The unspoken ‘reality’ of the mediaspeak on Spence and the First Nations is that getting the PM’s attention was sufficient, a political achievement. The PM decided to take an hour, and then a few, to play with the natives. Now come on, what else would they want, what else could they possibly want (other than recognition and a bit of time from the great white man)? How about what representatives of the First Nations actually said they wanted: recognition of independent sovereign status? Of course that had to be written off by the authorities, though without saying so, as if it did not need saying for it was so preposterous. Especially because of the related economic issues: primarily natural resource revenue sharing.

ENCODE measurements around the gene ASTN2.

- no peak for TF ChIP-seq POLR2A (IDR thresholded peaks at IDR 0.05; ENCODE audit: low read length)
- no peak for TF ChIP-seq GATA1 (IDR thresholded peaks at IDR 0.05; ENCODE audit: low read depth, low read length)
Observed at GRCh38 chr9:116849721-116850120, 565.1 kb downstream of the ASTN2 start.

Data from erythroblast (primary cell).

Politics beyond media
On the same day that the PM extended his infinite regal charity to play for a few hours with the poor, needy First Nations representatives who showed (actually at the very same moment), in the Northwest Territories negotiators for several FN groups and representatives of the Territorial Government were putting the finishing touches on a resource revenue sharing agreement that, when signed, will result in direct transfers of millions of dollars in resource royalties per year paid directly to the aboriginal groups. Following the lead of the NWT, aboriginal governments in Yukon have undertaken similar negotiations and will likely reach a deal soon. The impossible, the always-to-be-denied and eternally deferred (that is, territorial and resource control by the First Nations) happened, in part, to start, quietly – somewhat silently, in fact – while most of the newscasters screamed about children’s games.